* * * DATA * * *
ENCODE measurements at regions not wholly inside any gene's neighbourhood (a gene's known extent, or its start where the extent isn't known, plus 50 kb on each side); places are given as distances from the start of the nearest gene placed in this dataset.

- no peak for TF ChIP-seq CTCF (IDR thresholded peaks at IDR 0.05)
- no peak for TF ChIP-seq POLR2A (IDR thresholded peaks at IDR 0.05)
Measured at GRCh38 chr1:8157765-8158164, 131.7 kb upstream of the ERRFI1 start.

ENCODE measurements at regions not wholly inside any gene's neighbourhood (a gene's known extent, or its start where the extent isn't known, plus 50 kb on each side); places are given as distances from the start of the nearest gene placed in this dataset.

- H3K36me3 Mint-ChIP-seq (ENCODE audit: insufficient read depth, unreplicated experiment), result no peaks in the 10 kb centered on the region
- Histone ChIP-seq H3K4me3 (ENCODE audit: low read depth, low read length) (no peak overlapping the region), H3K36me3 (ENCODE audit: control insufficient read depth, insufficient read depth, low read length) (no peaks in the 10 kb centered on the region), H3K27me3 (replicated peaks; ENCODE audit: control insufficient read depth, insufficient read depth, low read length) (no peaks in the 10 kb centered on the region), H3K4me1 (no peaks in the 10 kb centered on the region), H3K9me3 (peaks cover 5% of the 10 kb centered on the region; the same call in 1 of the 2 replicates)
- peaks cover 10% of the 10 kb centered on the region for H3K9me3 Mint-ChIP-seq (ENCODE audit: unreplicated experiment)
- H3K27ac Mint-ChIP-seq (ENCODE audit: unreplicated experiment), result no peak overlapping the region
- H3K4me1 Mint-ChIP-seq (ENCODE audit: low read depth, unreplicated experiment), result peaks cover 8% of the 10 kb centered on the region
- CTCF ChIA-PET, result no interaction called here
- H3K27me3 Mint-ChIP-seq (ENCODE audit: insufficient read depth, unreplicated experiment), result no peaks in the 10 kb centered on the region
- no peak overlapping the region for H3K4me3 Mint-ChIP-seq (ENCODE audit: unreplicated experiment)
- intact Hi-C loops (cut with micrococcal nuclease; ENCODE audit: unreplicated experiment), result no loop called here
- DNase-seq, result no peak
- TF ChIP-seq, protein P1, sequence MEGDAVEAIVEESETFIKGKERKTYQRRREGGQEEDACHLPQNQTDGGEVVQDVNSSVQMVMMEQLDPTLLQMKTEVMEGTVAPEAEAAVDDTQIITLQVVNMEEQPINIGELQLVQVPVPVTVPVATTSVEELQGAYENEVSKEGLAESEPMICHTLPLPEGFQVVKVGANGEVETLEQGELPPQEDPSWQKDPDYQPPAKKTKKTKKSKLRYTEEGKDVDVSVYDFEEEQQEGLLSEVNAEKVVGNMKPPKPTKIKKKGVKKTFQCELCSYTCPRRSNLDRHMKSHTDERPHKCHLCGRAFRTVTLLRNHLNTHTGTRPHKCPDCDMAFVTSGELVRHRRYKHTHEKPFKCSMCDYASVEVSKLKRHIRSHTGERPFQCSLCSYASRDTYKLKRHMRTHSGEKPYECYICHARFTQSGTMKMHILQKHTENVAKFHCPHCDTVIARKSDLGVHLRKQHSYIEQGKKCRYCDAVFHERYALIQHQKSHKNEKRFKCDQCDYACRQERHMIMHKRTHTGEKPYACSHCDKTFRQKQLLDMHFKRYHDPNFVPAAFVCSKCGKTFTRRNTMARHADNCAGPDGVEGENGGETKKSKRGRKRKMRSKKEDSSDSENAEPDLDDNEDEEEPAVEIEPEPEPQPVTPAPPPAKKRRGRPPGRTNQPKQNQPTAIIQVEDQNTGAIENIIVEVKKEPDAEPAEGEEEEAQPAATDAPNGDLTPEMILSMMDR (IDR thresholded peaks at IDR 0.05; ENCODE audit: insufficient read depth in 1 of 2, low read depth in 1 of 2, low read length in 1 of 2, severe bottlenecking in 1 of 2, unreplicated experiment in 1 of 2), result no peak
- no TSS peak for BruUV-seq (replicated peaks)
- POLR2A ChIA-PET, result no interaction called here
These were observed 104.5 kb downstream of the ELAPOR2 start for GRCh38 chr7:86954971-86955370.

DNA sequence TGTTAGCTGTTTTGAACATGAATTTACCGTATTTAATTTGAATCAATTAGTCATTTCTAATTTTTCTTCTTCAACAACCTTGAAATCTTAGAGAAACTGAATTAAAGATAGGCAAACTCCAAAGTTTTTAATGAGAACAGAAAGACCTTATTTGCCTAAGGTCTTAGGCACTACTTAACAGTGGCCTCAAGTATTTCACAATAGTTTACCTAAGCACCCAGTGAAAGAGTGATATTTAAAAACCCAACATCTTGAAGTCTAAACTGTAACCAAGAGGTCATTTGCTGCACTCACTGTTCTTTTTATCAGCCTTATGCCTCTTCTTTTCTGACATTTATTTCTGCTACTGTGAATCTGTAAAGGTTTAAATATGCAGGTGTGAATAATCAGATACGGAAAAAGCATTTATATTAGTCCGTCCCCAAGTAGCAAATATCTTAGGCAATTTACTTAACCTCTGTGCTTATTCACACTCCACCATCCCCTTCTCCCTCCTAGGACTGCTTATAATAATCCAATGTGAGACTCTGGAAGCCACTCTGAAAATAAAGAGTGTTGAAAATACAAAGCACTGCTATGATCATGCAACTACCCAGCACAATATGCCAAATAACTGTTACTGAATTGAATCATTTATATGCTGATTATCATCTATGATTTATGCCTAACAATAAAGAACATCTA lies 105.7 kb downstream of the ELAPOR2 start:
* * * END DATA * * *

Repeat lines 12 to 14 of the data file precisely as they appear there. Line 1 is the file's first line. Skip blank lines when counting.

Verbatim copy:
- H3K27me3 Mint-ChIP-seq (ENCODE audit: insufficient read depth, unreplicated experiment), result no peaks in the 10 kb centered on the region
- no peak overlapping the region for H3K4me3 Mint-ChIP-seq (ENCODE audit: unreplicated experiment)
- intact Hi-C loops (cut with micrococcal nuclease; ENCODE audit: unreplicated experiment), result no loop called here